Old Connecticut Path
By Brian Karlsson-Barnes
Everything Is Connected. Native trails first led westward from the Massachusetts Bay Colony to the Connecticut River Valley. Old Connecticut Path was first of North American routes west from the seacoast settlement that is Boston, founded 1630. From the Hub, everything was connected, land and sea.
The word Connecticut has little to do with our verb of connection, however; it is derived from anglicized spellings of Quinnetuket, a Mohegan-Pequot word for the state’s “long tidal river”.
Indians already knew the efficient trails, skirting wet meadows of river bottoms, crossing streams at the easiest fords, and walking the ridges. When Bay colonists were short of grain in the early 1630s, Nipmuc farmers in Connecticut took surplus maize along this familiar route to the mouth of the Charles River, trading food for metal goods and woolen cloth (and unintentional disease for which no immunity).
1635 Watertown settlers took this route moving to Wethersfield, Connecticut. In 1636, Hartford was founded when Congregational minister Thomas Hooker (advocate of universal Christian suffrage who disagreed with the Puritans) took a hundred of his dissenting congregation on a two-week trek with 160 cattle along the Path to the Connecticut River, a place called Saukiog, meaning “blackness of earth”. Early colonists driving cattle made the Path wider.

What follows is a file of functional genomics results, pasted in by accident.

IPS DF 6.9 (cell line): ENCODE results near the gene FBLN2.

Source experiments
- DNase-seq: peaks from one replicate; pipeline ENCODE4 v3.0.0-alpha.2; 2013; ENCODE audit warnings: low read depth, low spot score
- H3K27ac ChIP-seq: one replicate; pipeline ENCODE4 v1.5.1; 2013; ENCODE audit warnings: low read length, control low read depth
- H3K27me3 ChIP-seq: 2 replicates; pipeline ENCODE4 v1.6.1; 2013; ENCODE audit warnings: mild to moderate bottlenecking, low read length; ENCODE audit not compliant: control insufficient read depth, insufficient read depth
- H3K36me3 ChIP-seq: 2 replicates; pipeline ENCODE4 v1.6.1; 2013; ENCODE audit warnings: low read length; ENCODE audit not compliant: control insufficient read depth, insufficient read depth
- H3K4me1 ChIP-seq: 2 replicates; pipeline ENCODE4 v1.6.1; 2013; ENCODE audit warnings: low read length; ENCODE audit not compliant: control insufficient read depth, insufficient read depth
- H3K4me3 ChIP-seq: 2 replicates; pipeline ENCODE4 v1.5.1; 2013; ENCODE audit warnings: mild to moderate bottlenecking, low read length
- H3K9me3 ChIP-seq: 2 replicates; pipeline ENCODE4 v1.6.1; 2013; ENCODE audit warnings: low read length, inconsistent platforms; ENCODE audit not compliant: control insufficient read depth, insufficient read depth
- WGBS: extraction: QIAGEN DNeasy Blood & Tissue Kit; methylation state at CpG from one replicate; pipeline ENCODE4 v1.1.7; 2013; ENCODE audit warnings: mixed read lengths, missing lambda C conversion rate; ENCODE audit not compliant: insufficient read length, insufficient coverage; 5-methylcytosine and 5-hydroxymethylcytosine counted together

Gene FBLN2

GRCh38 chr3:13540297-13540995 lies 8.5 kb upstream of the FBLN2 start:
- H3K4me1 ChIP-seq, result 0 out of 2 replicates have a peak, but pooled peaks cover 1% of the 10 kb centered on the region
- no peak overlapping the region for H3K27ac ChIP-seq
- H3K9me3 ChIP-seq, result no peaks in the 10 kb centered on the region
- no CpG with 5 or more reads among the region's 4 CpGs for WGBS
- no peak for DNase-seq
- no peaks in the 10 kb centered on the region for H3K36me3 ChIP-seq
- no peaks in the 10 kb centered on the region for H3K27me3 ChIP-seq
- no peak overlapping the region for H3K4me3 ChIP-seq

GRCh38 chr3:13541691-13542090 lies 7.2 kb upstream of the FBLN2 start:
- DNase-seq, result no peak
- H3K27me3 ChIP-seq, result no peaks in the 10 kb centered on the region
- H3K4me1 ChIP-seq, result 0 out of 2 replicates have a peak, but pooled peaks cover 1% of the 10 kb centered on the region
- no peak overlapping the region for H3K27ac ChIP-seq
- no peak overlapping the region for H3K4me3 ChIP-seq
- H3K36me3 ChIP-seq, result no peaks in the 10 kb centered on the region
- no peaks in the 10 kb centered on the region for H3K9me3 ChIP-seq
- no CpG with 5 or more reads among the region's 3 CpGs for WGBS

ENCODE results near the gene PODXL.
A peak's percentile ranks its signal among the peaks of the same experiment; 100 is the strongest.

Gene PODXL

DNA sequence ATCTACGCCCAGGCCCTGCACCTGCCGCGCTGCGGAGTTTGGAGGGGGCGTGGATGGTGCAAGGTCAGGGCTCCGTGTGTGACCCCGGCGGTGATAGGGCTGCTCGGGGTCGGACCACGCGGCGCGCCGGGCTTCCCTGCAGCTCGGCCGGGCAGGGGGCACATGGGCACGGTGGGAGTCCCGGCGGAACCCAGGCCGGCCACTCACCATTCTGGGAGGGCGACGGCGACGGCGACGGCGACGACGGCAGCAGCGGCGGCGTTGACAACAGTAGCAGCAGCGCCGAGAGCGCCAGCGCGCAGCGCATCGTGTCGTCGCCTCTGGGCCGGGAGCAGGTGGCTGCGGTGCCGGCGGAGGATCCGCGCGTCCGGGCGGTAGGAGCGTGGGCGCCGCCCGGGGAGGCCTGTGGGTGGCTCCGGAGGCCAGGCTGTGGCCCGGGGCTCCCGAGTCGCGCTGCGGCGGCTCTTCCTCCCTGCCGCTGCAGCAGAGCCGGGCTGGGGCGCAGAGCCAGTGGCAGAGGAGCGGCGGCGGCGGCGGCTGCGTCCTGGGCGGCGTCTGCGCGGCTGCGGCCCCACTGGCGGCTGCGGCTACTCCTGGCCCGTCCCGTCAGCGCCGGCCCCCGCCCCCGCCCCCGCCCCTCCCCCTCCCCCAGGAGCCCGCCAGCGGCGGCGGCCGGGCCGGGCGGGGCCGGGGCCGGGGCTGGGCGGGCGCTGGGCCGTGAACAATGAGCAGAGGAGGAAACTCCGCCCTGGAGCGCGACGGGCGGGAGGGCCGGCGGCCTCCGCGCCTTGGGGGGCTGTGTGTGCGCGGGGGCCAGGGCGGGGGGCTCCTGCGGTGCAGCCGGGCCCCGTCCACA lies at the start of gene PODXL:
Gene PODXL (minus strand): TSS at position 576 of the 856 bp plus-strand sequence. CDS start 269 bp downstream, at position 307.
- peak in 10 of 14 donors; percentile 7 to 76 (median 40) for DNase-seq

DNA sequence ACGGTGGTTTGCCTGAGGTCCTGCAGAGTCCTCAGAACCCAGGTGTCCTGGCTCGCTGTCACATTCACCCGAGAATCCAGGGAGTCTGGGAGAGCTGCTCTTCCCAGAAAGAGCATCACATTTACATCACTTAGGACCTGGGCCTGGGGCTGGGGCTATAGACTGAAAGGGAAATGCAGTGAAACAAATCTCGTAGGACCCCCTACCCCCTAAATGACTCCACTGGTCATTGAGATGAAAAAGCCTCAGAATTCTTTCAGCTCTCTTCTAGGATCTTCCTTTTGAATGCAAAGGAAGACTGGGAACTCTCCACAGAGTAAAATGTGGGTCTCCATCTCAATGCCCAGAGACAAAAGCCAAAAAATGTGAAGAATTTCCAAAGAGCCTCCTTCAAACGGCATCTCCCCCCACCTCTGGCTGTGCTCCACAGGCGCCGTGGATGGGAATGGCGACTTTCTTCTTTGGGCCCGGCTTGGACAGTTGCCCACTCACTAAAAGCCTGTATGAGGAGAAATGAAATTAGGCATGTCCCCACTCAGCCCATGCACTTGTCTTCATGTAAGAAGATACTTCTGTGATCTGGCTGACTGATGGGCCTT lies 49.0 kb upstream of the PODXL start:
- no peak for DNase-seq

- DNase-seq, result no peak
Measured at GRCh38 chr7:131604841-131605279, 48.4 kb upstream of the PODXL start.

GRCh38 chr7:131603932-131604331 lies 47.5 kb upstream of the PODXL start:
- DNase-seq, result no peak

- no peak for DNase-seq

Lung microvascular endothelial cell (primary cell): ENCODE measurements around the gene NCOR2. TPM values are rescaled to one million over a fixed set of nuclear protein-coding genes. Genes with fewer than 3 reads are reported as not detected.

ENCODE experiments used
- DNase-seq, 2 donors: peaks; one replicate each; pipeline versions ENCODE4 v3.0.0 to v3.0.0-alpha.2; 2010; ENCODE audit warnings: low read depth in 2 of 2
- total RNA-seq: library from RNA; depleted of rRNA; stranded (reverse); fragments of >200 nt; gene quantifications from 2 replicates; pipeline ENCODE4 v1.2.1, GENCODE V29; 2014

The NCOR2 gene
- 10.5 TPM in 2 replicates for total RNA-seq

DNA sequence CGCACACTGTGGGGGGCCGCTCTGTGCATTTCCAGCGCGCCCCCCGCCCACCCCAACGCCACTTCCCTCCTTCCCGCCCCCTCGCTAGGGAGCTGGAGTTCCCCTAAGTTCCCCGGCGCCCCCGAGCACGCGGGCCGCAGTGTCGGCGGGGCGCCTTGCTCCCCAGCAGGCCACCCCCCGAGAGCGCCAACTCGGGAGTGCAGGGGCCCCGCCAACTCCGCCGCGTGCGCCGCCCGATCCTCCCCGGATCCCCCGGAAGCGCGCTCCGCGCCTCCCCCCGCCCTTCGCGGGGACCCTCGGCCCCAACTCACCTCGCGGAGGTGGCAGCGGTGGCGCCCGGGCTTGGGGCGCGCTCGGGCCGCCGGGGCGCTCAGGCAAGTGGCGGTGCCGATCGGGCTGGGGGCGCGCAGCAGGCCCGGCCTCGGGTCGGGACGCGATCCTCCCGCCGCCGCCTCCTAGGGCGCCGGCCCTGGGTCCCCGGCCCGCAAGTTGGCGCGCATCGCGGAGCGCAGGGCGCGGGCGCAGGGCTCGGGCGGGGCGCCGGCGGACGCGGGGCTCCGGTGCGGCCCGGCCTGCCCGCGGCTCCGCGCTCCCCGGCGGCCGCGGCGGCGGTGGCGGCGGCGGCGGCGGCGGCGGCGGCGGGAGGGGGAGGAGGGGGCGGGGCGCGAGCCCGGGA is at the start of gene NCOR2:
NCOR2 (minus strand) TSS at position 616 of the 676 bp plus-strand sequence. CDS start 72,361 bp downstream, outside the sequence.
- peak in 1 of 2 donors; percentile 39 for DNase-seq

By 1643, Sudbury Village in Massachusetts, documents called this trail “Old Connecticut Path”. With a postal system in 1672, “The Great Trail of New England” became the first colonial Post Road. The Path crossed the Blackstone River, crossing known as North Bridge, and the Quinebaug River crossing was South Bridge, thus naming Northbridge and Southbridge. The Path still partly follows Routes 9 and 126.
The ease of growing corn led to small grist mills on waterways throughout the region, as in Gurleyville near Storrs, dating to about 1749 on the Fenton River near Mansfield Hollow and the Nipmuc Trail.
GARDEN PATH Everything Is connected. Moving to Boston in 2004, I often drove Route 9 from Jamaica Plain to Hopkinton’s Weston Nurseries, my first connection to the Path. JP is also home to Arnold Arboretum, nature’s solace for many, where I was a volunteer docent. In the1970s, architectural studies at the University of Minnesota connected with spatial work at Bachman’s Garden Center in Minneapolis, and Dundee Nursery in Plymouth MN.Unitarian-Universalism taught its 7th Principle:
Respect for the Interdependent Web of All Existence of Which We Are a Part.
Centuries before European settlement, Old Connecticut Path led west from Massachusetts Bay along the north bank of the Charles River … to Cambridge (New Town) and newly settled Watertown, through now-Waltham and Weston… curving south to Wayland where Route 126 still bears the Old Path name. (Wayland, where “Bay Path” diverged from Connecticut Path to head straight west through Worcester to the Connecticut River from Mass Bay.)
Southwestward, Connecticut Path passed along the north side of Cochituate Pond to cross the Sudbury River in now-Framingham (Route 126 also retains name), then threaded between the Charles and Sudbury Rivers. From Framingham, Old Connecticut Path ran south through Ashland (Megunko, where I later lived on Sudbury headquarters) through Hopkinton (Quansigamog) into now-Westborough.